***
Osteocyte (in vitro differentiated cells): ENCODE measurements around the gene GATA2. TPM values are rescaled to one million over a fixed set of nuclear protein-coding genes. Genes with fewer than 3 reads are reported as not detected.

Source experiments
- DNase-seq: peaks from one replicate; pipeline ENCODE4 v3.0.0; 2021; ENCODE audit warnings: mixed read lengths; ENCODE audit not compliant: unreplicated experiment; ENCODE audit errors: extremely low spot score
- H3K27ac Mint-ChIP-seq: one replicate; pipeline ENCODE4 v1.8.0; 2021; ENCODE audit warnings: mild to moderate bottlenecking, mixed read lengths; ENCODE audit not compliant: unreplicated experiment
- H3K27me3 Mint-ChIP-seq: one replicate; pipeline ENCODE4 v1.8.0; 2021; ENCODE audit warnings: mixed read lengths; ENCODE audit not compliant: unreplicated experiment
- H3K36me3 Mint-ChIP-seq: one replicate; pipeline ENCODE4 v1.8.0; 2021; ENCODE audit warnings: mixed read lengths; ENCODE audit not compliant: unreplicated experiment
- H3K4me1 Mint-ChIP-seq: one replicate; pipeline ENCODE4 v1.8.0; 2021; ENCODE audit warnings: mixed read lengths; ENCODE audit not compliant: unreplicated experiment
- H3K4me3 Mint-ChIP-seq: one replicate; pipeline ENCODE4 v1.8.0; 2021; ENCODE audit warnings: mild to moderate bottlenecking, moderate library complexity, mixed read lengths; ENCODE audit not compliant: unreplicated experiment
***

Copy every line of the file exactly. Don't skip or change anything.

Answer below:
Osteocyte (in vitro differentiated cells): ENCODE measurements around the gene GATA2. TPM values are rescaled to one million over a fixed set of nuclear protein-coding genes. Genes with fewer than 3 reads are reported as not detected.

Source experiments
- DNase-seq: peaks from one replicate; pipeline ENCODE4 v3.0.0; 2021; ENCODE audit warnings: mixed read lengths; ENCODE audit not compliant: unreplicated experiment; ENCODE audit errors: extremely low spot score
- H3K27ac Mint-ChIP-seq: one replicate; pipeline ENCODE4 v1.8.0; 2021; ENCODE audit warnings: mild to moderate bottlenecking, mixed read lengths; ENCODE audit not compliant: unreplicated experiment
- H3K27me3 Mint-ChIP-seq: one replicate; pipeline ENCODE4 v1.8.0; 2021; ENCODE audit warnings: mixed read lengths; ENCODE audit not compliant: unreplicated experiment
- H3K36me3 Mint-ChIP-seq: one replicate; pipeline ENCODE4 v1.8.0; 2021; ENCODE audit warnings: mixed read lengths; ENCODE audit not compliant: unreplicated experiment
- H3K4me1 Mint-ChIP-seq: one replicate; pipeline ENCODE4 v1.8.0; 2021; ENCODE audit warnings: mixed read lengths; ENCODE audit not compliant: unreplicated experiment
- H3K4me3 Mint-ChIP-seq: one replicate; pipeline ENCODE4 v1.8.0; 2021; ENCODE audit warnings: mild to moderate bottlenecking, moderate library complexity, mixed read lengths; ENCODE audit not compliant: unreplicated experiment